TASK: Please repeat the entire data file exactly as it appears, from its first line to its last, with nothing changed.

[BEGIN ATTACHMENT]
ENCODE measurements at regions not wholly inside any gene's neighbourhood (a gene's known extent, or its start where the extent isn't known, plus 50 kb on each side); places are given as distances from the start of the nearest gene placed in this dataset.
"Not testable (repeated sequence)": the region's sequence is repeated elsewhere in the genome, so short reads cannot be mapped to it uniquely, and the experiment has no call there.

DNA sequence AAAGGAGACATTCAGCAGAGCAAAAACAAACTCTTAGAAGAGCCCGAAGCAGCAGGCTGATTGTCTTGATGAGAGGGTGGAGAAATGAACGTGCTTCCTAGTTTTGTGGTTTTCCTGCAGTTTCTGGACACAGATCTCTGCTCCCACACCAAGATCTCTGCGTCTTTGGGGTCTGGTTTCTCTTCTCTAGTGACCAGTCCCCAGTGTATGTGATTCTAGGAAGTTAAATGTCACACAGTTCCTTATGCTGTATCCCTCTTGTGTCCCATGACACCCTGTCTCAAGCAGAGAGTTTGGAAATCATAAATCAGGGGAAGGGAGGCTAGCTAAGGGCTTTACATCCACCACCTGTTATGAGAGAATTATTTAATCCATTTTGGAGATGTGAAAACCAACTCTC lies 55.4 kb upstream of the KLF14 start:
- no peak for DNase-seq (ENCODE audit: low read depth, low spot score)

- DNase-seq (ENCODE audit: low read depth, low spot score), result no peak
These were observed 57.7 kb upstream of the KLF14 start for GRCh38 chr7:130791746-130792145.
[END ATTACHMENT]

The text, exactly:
ENCODE measurements at regions not wholly inside any gene's neighbourhood (a gene's known extent, or its start where the extent isn't known, plus 50 kb on each side); places are given as distances from the start of the nearest gene placed in this dataset.
"Not testable (repeated sequence)": the region's sequence is repeated elsewhere in the genome, so short reads cannot be mapped to it uniquely, and the experiment has no call there.

DNA sequence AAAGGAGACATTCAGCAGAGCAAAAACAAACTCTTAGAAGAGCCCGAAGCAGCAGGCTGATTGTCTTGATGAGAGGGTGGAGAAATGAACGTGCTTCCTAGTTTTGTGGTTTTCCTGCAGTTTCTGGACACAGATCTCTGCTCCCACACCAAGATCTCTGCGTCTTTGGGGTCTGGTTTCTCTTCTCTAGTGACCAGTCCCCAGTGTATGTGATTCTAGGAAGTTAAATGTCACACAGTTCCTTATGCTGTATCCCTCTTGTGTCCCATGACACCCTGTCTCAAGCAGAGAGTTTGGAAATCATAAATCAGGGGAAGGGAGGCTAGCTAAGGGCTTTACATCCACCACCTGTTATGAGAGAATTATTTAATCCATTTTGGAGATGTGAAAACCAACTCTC lies 55.4 kb upstream of the KLF14 start:
- no peak for DNase-seq (ENCODE audit: low read depth, low spot score)

- DNase-seq (ENCODE audit: low read depth, low spot score), result no peak
These were observed 57.7 kb upstream of the KLF14 start for GRCh38 chr7:130791746-130792145.